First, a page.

The trial of a Lawrence man accused of murdering his 5-month-old daughter took a surprising turn Thursday when attorneys said they'd discovered new evidence and the judge declared a mistrial.
Thursday was expected to be the last day of testimony in the trial of Jay D. Decker, 27, who is charged with killing his infant daughter, Risha Lafferty, last fall at Edgewood Homes in east Lawrence. But before the day's testimony began - just as prosecutors were about to call their last witness - attorneys went behind closed doors to talk with Judge Paula Martin.
When they came out, Martin declared a mistrial, sent jurors home and scheduled a new trial for Nov. 13.
Family members expressed frustration with the outcome.
"Everybody's got to go through it all over again," said Marie Hyatt, Decker's mother.
Judge Martin, defense attorneys and prosecutors all declined to talk about details of what happened during the closed-door hearing - other than that the defense moved for a mistrial based on "newly discovered evidence," and prosecutors didn't oppose the request.
What that evidence is or how it came to light remains a mystery to the public. Dist. Atty. Charles Branson said the evidence was something his office simply didn't have when the trial began Monday, but he said he couldn't elaborate on it because of concerns about pre-trial publicity for Decker's next trial.
"Information was received during the trial that was not in the possession of the DA's office or the defendant," Branson said. "Mr. Decker will stand trial for this crime."
More about the trial
- 6News video: New evidence causes mistrial in Decker case
- Mother testifies in murder trial (08-02-06)
- 6News video: Testimony begins in Decker trial (08-01-06)
- Photos at issue in child's death (07-15-06)
- Judge delays trial in infant's death (05-13-06)
- Mom's plea hearing set in endangerment case (03-11-06)
- Coroner: 5- month-old suffered repeated abuse (02-18-06)
After the mistrial, Judge Martin denied a request to lower Decker's $250,000 bond. He remains in the Douglas County Jail.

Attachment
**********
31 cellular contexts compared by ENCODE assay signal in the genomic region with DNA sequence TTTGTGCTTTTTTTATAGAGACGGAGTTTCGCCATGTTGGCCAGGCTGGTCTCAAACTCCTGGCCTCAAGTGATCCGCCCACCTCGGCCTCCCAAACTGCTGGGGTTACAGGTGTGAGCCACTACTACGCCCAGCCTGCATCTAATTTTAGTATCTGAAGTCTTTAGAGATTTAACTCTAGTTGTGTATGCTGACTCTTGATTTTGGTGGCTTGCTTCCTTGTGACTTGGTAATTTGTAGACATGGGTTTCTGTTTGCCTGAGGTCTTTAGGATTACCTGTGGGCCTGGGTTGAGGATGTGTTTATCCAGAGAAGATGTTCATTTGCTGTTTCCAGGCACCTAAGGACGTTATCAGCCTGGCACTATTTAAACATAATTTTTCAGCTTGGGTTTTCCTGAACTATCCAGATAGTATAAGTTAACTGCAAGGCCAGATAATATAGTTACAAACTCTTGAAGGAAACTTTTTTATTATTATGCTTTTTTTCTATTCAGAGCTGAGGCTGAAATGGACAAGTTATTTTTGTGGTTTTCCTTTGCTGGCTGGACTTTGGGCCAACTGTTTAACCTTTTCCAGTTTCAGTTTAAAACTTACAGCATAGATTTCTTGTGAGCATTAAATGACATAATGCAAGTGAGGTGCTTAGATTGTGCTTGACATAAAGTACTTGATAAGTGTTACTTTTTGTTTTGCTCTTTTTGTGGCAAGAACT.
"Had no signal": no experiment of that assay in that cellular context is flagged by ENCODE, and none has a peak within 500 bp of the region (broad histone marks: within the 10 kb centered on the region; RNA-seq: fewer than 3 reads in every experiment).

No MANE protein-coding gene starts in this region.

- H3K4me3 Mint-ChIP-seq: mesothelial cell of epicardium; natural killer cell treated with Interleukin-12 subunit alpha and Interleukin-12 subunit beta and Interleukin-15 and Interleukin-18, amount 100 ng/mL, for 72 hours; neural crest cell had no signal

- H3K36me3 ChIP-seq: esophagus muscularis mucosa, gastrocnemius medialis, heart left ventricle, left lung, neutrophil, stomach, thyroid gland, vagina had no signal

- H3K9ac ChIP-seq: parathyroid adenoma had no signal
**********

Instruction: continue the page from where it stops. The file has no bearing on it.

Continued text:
Prosecutors allege Risha suffered repeated child abuse while Decker baby sat her during the day. Coroner Erik Mitchell, who was set to be the state's last witness, has previously testified that she had a fractured skull, 35 bruises or other external injuries, and signs of being shaken after her Oct. 14 death.
Defense attorneys had argued that Risha's mother, Brandi Mae Hendrickson, deserved more scrutiny and had more opportunities to harm the child in the hours before her death. But both Hendrickson and Decker maintain they never intentionally harmed Risha.
"We completely believe in him, and we do not believe he did anything abusive to his children, ever," Decker's sister, Nichole Davis, said outside the courtroom Thursday.
Mistrials can be declared for a number of reasons - a juror doing something improper, an inappropriate statement by an attorney, an inability by the jury to reach a verdict - but they're fairly unusual in District Court.
A 2005 Journal-World story analyzing trial outcomes found there had been three mistrials in felony cases in Douglas County in the first 10 months of that year.
Despite the family's frustrations, Branson said the goal of the process was to ensure the right outcome - something he said could only be reached if both sides have all the information they need.
Decker's court-appointed attorneys, Mark Manna and Tom Bartee, both declined to discuss the new evidence.